Sitting sipping a glass of Ka Pai (South Pacific Pale, 5.2%) today it’s hard to imagine Steve and Jo Stewart deciding where to base their brewery – it was a toss up between Edinburgh and Glasgow (rumour has it that an actual coin toss may have been involved).
Back in 2004, as they were starting out, the craft beer revolution hadn’t quite happened yet. The US and Australia were taking the lead, but we were still drinking big brand beer. Of course times change and the last ten years have seen huge changes in almost every aspect of life; nowhere is that truer than in brewing. Today the UK has a huge craft beer brewing industry, and Stewart Brewing is one of the leading lights in these parts. Walk into any half-decent pub in Edinburgh and the Lothians and chances are you will be able to order something from Stewart Brewing.
Why all this though? It so happens that recently I went to find out more on a tour of the very brewery. Accompanied by Fred, my beer-drinking partner in crime, we stood by the gleaming fermentation tanks, drinking a glass of Radical Road (Triple Hopped Pale Ale, 6.2%) talking about all things beer and Stewart Brewing with Emily, their marketing manager. They are very much open to the public – which surprised me, for some reason – with people very much being encouraged to come out to the brewery (it’s just behind Ikea) to learn about the company and the beer, and to taste some of their delicious brews (naturally we were happy to oblige).
The Craft Beer Kitchen is their latest venture – allowing groups to come in and brew their very own beer. It’s a guide through the entire process, from concept to the finished bottles, with groups getting to select the flavours and style for their beer, crafting the product and then coming back a few weeks later for their cases. With everything down to a custom label on your bottle it sounds like a lot of fun, whether you’re a novice or a total beer geek.
If this isn’t enough to draw you out to East Lothian, then their shop is going to be more than enough. Not only can you buy a wide selection of their own bottles there’s also offerings from other craft beer brewers; if you’re having a party (or are just really thirsty…) there are also mini kegs on offer. Most excitingly though you can now get Stewarts growlers. 1 or 2 litre sealable glass bottles, they are perfect as reusable beer storage, and better still there are a selection of taps in the shop where you can fill them up with a wide range of their beers. And, whilst you’re at the till, be sure to take a look at all the awards on the wall – they’re rapidly (and very reasonably) running out of wall.
Back inside the brewhouse, there seems to be a bit of a dichotomy going on between the ultra modern and the surprisingly manual. From the sleek steal and gadgetry on the ‘kettles’ (where the beer is made pre-fermentation) and fermentation tanks the production goes to the opposite end of the spectrum – everything is bottled, capped and labeled by hand. Yup, by hand.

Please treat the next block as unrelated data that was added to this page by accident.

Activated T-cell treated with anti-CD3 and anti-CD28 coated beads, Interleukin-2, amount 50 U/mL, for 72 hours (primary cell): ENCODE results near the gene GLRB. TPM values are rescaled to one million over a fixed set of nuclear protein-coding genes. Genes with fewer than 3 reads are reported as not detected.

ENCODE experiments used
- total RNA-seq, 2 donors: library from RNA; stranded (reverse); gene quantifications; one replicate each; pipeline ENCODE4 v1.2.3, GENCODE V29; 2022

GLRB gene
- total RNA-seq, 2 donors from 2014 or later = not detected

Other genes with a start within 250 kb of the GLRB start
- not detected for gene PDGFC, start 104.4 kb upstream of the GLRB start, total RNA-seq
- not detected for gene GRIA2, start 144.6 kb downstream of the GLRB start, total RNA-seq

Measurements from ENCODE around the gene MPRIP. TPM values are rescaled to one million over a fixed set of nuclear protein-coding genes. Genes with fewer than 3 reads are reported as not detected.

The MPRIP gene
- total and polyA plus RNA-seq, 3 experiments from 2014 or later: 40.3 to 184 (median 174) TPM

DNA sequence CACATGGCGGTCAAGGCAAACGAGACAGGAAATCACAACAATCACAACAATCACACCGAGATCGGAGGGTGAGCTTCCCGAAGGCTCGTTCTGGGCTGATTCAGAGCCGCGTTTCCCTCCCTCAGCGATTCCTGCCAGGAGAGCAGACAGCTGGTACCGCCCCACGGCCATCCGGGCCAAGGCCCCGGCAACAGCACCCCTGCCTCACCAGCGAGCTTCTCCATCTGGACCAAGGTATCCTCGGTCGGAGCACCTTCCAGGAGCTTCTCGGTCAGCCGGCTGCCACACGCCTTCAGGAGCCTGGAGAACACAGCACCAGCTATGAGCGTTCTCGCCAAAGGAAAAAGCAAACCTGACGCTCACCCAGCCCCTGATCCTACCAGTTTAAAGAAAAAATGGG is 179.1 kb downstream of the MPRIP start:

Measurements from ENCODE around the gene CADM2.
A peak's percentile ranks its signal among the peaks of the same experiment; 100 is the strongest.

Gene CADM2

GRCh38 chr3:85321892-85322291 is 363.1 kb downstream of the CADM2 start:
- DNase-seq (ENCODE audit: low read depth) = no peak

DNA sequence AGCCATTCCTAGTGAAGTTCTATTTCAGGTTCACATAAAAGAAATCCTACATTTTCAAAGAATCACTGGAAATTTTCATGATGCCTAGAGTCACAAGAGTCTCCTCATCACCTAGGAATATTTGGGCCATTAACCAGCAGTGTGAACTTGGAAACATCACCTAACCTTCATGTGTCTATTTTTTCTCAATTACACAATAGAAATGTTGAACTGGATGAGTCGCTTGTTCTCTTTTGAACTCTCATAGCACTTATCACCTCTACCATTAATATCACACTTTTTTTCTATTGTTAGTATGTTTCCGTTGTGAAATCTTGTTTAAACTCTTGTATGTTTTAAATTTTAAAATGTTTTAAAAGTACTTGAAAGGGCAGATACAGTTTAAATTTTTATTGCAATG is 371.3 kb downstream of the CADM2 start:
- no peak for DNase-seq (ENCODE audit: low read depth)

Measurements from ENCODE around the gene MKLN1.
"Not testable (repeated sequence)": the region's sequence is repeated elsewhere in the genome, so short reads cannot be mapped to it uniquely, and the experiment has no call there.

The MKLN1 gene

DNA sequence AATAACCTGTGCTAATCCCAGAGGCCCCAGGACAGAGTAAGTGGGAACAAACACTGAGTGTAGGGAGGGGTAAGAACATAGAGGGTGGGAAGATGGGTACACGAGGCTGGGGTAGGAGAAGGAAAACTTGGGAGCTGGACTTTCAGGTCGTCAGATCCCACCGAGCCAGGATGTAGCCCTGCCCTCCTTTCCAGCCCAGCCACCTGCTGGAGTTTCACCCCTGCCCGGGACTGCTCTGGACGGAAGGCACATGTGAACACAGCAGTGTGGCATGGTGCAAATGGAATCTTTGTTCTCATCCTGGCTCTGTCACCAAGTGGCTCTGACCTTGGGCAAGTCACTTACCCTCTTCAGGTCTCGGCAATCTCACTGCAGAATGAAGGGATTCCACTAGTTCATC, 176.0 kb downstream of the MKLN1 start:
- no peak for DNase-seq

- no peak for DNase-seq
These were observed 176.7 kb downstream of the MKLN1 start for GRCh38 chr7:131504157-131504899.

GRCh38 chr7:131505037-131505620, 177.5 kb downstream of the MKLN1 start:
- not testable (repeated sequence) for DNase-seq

All done in a corner of the brewhouse by hand there’s a personal element to it that we quite liked. I’m sure sticking labels on bottles gets dull fast, but the ‘machine’ that puts the caps on very much resembles the hand-pulled badge makers you had in primary school. The contrast between this low-tech approach and the complex machinery of the brewing is fascinating, but also shows both the company’s roots and the incredible speed with which it has taken off.
There can scarcely be a better example of this than the two fermenting tanks we’re standing by – there’s a squat one clad in black and towering behind it are the two glistening new tanks (brought in from Hungary a matter of days before our visit). The first is one of the originals Stewarts started with, and looks about the same volume as a bath; the new additions hold 15,000 litres EACH – or 264,000 pints to you and me.
Walking around the row of fermenting tanks and kettles is a bit of a maze of glistening tanks, pipes, levers and dials – about 80% of brewing is actually just cleaning, Emily tells us – it is clearly not all as glamorous as you might like to believe. It certainly is fascinating though. They’re bottling KA PAI as we were there, but now do batches of Edinburgh Gold and Pentland IPA almost every week – such is the demand from bars. What’s interesting though is that there’s clearly still an appetite for innovation. There are now six or seven limited edition beers each year, and I suspect a few more may appear as a result of the Craft Beer Kitchen.
What of the future then? Stewart Brewing is clearly not a company that’s lost its enthusiasm. The most immediate plans are a beer for Hallowe’en – which explained the cases of tinned pumpkin stacked by one tank – which should be hitting pubs any time now, but there’s more in the pipeline. Their new massive tanks will start to take care of the regular orders, meaning there will be more space freed up for the other ranges and new ideas, they are now in their fifth year of working with Herriot Watt’s brewing students bringing in the next generation of brewers, and there’s plans in the offing for more in the shop and maybe even a bar. After all that? Who knows, but after we’re finished drinking the pumpkin it will be time for Black and White Christmas.
The speed at which craft beer has started spreading into the market has meant a lot of big changes quickly, but after having celebrated their tenth birthday this year it looks like Stewart Brewing is only going from strength to strength. We will be keeping a close eye on their adventures, and no doubt tasting many of their beers and making more trips to their highly drinkable shop.
You can find out more about Stewart Brewing on their website as well as information on the Craft Beer Kitchen. We’d also like to thank them for showing us around the brewery and the beers they offered us.